The main reason is the length of the album, and in particular, certain tracks that went on too long without any new ideas being brought in. I suspect a lot people will be annoyed how it appears to gain mommentum then lets it go for no good reason. 'Believe' is the main offender, and should have been the radio edit length, and 'Hold tight London' should also have been about 2 minutes shorter, as this would have meant the album flowed into the middle part quite well. Some tracks seem slightly out of place, like 'Left right', which should have been linked with 'Galavanise', as could 'Shake break bounce' (although this could also have been placed next to 'The Big Jump'). 'Close your eyes' is very indulgent, and could have been left out, or simply used as a closing song - it just doesn't work this early in the album. 'Surface to air' is class but again could be slightly shorter - a common theme that makes the album seem unfocused and a bit stale in places. It scores well on the diversity of styles and is very occasionally sublime.

So, all in all, an album with no real stinkers, and one or two gems, that's ultimately let down by long and flabby versions, and is very poorly ordered. Silly mistakes to make really. Exit Planet Dust should have pointed the way, as it excelled on these points, but instead they've frustrated most people. A real shame, but i still rate it as maybe 3rd, in terms of favourite chems albums. 'We Are The Night' is a lot better though, and is almost a more accomplished version of this album. So 'Exit Planet Dust' is the best 'dance' album they've done, and 'We Are The Night' is their best album in terms of diversity.
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Most Recent Customer Reviews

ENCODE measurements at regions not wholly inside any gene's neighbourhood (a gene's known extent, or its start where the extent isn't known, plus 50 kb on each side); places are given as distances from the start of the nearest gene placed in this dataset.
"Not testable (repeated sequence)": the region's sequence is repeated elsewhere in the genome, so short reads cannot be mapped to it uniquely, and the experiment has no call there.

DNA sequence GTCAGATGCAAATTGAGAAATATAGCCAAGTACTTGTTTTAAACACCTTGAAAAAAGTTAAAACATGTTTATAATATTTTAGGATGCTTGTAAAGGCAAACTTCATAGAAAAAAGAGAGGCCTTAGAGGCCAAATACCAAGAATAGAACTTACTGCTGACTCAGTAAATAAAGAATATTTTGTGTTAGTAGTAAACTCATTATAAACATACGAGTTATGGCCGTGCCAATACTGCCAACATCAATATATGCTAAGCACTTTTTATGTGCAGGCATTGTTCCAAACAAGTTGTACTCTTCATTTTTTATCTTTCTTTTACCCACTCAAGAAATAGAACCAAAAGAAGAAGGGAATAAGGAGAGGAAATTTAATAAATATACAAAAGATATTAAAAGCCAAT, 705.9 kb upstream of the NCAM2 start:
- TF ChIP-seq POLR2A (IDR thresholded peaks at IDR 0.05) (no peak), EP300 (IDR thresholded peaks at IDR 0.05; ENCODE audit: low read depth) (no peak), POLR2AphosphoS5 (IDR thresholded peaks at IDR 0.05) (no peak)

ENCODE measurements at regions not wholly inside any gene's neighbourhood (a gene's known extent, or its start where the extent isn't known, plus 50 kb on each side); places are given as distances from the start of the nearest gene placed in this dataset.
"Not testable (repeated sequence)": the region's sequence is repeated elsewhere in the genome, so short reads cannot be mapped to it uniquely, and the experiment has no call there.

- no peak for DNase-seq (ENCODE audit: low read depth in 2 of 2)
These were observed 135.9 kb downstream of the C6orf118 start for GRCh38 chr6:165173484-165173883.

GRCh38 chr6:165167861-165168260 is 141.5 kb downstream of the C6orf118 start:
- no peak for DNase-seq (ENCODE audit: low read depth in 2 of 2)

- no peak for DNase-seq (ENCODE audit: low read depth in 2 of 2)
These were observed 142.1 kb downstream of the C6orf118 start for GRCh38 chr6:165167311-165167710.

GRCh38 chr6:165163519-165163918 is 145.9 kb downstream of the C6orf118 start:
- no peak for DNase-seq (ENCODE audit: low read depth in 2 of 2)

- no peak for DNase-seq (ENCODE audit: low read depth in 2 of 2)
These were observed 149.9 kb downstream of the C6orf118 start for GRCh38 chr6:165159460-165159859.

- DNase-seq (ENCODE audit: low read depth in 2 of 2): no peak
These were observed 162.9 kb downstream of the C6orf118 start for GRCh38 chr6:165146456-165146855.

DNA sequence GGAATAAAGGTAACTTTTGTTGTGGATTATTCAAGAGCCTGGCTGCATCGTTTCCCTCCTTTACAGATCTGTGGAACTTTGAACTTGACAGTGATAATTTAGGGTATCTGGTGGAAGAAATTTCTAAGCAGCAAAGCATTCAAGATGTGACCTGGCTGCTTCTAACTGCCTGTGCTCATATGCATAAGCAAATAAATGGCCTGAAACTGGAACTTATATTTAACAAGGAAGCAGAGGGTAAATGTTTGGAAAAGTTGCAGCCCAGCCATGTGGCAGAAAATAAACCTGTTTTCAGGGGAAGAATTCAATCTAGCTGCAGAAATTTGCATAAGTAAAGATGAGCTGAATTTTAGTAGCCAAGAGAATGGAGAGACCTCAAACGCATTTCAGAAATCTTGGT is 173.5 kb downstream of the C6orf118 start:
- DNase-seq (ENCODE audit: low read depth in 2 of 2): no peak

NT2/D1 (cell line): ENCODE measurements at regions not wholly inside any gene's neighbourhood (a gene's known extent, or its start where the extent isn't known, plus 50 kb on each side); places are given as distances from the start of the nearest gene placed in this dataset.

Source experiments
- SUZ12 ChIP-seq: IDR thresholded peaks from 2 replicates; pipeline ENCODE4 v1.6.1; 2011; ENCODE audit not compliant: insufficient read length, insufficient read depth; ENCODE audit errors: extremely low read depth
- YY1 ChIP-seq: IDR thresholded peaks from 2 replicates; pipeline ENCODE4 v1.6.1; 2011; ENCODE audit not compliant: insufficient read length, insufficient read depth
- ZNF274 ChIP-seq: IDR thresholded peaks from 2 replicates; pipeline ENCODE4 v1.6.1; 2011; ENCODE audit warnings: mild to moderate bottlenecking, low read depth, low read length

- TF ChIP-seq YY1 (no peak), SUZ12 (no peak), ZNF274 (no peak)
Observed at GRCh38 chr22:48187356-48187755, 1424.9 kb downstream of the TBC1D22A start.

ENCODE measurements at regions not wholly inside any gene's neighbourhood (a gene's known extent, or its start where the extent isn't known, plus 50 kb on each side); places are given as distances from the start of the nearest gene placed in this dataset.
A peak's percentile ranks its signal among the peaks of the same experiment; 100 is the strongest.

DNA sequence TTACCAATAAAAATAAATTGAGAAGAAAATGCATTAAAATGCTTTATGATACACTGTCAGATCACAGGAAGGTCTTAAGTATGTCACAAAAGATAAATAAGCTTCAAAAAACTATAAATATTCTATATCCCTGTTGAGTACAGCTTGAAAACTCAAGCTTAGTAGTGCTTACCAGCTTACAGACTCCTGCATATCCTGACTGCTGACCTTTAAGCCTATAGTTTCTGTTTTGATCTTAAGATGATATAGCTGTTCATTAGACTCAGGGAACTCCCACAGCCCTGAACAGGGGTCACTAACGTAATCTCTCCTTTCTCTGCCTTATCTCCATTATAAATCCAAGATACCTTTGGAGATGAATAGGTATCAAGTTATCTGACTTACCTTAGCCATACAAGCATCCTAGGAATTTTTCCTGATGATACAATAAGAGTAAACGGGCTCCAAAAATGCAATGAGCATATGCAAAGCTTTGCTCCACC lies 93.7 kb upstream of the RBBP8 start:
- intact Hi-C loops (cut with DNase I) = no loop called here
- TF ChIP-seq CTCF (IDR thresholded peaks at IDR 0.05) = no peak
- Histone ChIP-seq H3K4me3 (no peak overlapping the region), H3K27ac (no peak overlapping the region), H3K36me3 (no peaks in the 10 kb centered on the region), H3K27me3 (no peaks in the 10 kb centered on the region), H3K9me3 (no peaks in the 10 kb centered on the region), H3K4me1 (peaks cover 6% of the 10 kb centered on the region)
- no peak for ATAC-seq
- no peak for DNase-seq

5.0 out of 5 stars You're on the button
This is big OK if your'e open to what I consider to be 'Art' music. Obviously I haven't a clue as to the genre this stuff represents, but so what? Read more
Published 9 months ago by Blanche
5.0 out of 5 stars Kicking
Bought for husband, he loves it and will not let me use it in my car, great item and a great price.
Published 9 months ago by Mrs Sonia M Massey
4.0 out of 5 stars What's Not To Like!!!
Not as many memorable tunes on this one compared to 'Further' or 'Surrender' but still a great album. It's worth buying just for track 11...Surface to Air. Read more
Published 10 months ago by chris
5.0 out of 5 stars Buy this CD.
Recommend to all, stonkin toons to party/bop to, not one bad track IMO, check some of their other release's, get some.
Published 12 months ago by R. Moss
5.0 out of 5 stars a good xmas present
It was another xmas present for my sister and she was happy with this cd too, ive already got it and its a good cd.
Published 14 months ago by Phil
5.0 out of 5 stars Very quick
Very quick delivery, Brilliant! Now I can cruise in my car with a cool tunes :) Many thanks will try to buy something again
Published on 28 Mar 2012 by Agata
4.0 out of 5 stars My favourite album by the Chemicals.
With all their other albums, there are always tracks I really like a lot and some I'm not so keen on, but with this one, I like all of it. Read more
Published on 9 July 2008 by Music Lover.
3.0 out of 5 stars Too mainstraim and predictable
In Push The Button, Tom and Ed seem determined to answer the blunt critics of their 2002 album Come With Us with a record that is likely to please lovers of dance music, but not... Read more
Published on 21 Jan 2008 by D. Shaw
5.0 out of 5 stars My favourite Chem Bros album - the best of the best
It's strange, but I've had this for more than six months and never really played it much. Partly because I'd automatically chose Surrender and partly 'cos I was pissed off with... Read more
Published on 30 July 2007 by Spaceboy
4.0 out of 5 stars BLOCK (ALMOST) ROCKING BEATS
The Chemicals' fifth studio album and you have to respect the integrity and passion of the band to spoil us with cutting edge dance albums every two years. Read more
Published on 24 July 2007 by Mr. Abbas Rana